Developing World Markets closes $90 million for debt financing in frontier markets. Anchoring the fund are three Nordic institutional investors: Skandia Mutual Life Insurance Company, Kåpan Pensioners and Nordea Life & Pensions. The fund will provide local currency debt financing to “inclusive” financial institutions and directly to micro, small and medium enterprises providing U.N. Sustainable Development Goal-aligned products or services.

Signals: Ahead of the Curve

New poster child for stranded assets: Dakota Access Pipeline. A federal judge ordered a shutdown within 30 days of the Dakota Access Pipeline, saying the Army Corps of Engineers failed to provide a full environmental impact statement. The pipeline, opposed by the Standing Rock Sioux Tribe and a broad coalition of activists, had become an economic millstone as the price and production of North Dakota shale oil has cratered. Another pipeline casualty: The Atlantic Coast Pipeline was canceled on Sunday. That pipeline would have cut under the Appalachian Trail and generated 67 million tons of climate pollution each year. Developers Dominion Energy and Duke Energy blamed legal uncertainty and ballooning costs, just weeks after the U.S. Supreme Court allowed the pipeline to proceed. The Appalachian shale region is one of the biggest losers in the global oil and gas glut. “Building more gas infrastructure now without a clear justification is a recipe for stranded assets,” said Lila Holzman of As You Sow. 

  • Write-off watch. The Atlantic Coast Pipeline’s demise reflects the energy industry’s changing capital- expenditure mix. Duke is writing off its more than $2 billion investment to date and instead is investing in renewables, battery storage, energy efficiency and grid projects as part of a $56 billion capital investment plan. Dominion is exiting the transmission business with the sale of its natural gas pipeline and storage assets to Warren Buffet’s Berkshire Hathaway. “Any investor thinking of putting cash into fossil fuel infrastructure projects should be warned they’re tossing their money away,” tweeted’s Bill McKibben.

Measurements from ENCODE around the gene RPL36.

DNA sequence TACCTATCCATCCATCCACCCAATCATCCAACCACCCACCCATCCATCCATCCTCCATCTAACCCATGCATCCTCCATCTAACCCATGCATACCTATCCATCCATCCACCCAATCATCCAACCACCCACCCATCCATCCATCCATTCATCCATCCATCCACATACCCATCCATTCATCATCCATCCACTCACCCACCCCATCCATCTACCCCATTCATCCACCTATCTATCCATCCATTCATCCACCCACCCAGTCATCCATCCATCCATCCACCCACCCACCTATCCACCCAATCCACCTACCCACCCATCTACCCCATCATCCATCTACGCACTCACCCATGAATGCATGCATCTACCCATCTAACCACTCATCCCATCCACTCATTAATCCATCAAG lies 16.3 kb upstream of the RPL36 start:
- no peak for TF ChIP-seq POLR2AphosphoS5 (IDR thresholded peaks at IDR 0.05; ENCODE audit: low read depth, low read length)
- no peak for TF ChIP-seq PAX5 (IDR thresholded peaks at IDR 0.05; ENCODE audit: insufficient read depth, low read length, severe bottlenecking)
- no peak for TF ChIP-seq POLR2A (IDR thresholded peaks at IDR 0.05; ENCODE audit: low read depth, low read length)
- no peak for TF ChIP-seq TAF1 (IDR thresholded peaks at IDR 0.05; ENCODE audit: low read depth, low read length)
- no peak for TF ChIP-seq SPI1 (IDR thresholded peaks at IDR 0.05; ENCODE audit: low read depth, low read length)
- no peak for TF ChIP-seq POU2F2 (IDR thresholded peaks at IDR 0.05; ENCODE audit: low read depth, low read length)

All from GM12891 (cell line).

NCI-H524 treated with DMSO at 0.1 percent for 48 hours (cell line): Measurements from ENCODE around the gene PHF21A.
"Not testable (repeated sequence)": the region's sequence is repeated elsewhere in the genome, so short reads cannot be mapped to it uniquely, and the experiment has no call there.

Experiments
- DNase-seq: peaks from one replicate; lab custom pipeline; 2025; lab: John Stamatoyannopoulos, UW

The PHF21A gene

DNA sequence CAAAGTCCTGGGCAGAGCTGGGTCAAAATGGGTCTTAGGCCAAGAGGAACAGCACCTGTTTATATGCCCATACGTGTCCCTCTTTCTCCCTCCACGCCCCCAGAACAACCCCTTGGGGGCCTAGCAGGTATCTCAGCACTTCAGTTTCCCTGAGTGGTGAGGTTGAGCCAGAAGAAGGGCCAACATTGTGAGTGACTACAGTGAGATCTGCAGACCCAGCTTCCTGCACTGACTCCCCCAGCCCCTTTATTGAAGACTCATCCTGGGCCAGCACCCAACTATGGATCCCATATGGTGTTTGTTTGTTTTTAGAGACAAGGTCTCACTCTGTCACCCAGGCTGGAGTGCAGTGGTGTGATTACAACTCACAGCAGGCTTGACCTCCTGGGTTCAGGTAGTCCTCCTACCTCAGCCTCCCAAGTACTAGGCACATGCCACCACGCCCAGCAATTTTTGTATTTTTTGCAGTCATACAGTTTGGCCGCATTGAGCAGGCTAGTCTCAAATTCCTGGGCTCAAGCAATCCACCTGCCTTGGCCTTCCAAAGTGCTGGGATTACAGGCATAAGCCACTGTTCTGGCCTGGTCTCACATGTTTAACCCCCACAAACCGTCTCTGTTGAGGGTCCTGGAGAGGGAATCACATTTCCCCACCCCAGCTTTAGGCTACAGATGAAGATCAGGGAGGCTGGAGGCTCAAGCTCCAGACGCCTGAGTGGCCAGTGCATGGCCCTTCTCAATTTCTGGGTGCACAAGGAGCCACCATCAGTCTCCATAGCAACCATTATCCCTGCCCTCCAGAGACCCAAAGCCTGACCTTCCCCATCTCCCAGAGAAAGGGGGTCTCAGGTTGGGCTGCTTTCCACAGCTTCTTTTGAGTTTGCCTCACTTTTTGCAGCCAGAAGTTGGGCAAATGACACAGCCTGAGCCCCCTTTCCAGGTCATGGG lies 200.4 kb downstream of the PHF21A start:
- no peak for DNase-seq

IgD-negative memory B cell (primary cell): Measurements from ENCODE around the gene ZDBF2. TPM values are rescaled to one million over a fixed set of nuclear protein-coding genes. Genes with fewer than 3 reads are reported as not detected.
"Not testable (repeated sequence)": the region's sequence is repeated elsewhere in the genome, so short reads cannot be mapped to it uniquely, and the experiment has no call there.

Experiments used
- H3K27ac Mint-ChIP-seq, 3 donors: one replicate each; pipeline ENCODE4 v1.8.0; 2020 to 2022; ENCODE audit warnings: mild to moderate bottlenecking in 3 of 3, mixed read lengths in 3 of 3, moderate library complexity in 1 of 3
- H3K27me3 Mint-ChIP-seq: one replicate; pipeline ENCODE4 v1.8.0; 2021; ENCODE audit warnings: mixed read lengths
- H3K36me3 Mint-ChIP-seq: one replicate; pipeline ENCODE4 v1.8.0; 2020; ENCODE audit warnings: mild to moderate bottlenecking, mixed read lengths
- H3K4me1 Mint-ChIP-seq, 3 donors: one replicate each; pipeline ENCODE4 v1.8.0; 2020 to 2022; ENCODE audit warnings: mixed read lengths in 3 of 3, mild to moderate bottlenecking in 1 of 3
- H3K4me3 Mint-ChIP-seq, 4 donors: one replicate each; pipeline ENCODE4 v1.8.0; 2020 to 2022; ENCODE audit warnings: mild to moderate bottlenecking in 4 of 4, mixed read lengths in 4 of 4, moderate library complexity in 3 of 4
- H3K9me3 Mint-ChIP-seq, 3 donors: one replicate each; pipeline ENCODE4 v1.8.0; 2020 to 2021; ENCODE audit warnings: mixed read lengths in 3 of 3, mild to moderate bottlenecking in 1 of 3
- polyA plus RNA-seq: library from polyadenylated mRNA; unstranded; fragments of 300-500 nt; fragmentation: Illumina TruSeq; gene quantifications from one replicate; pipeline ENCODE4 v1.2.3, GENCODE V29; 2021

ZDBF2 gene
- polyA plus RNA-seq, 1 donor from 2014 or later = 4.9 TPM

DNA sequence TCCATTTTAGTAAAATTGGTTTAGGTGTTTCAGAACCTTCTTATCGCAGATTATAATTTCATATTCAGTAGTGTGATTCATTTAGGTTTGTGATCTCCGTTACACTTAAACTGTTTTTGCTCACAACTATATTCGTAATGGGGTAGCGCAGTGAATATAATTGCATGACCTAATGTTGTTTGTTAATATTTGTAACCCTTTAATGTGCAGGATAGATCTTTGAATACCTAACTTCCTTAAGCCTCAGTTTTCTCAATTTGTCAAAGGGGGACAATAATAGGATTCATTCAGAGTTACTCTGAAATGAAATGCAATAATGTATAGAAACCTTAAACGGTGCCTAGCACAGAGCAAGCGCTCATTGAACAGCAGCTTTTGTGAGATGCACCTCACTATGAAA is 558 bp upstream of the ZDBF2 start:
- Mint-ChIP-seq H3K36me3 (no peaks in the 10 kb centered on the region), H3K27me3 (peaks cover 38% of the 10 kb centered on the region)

• Financial fallout. The ruling on the Dakota Access Pipeline, which is certain to be appealed, is the latest twist in a long-running battle over the 1,172 mile DAPL, which runs under the Missouri River adjacent to tribal lands. Banks, including Wells Fargo, JPMorgan Chase and Bank of America, have financed more than two-thirds of the project. Even after the shutdown, pipeline owners Dakota Access LLC and Energy Transfer are on the hook for payments from last year’s $2.5 billion bond. 
  • More.

Agents of Impact: Follow the Talent

Hiro Mizuno, ex- of Japan’s Government Pension Investment Fund, joins Danone’s independent mission committee… La June Montgomery Tabron of the W.K. Kellogg Foundation has been awarded the University of Oxford’s ‘Bynum Tudor’ Fellowship at Kellogg College… ICA Fund Good Jobs is recruiting a managing director of investments in Oakland… The Wildlife Conservation Society is hiring an executive director of conservation technology in New York… Ceres has openings for a vice president, programs, and for managers of its food and forests, oil and gas, and water programs in Boston… Impact investing platform Yova seeks a head of investing in Berlin… EarthShare is looking for a vice president of impact near Washington, D.C., Los Angeles, San Francisco, New York City, or Chicago… The Elmina B. Sewall Foundation seeks a finance and community investment partner in Freeport, Maine. 

The Beeck Center is hostingIdeas That Transform: A national bank to restart local economies,” with Kauffman Foundation’s Agnes Dasewicz, Dale Mathias, previously with Columbia Business School, and 1863 Ventures’s Melissa Bradley, July 14… Luminate is calling for proposals to help the firm examine the impact of COVID-19 on strategy and operations.

– July 7, 2020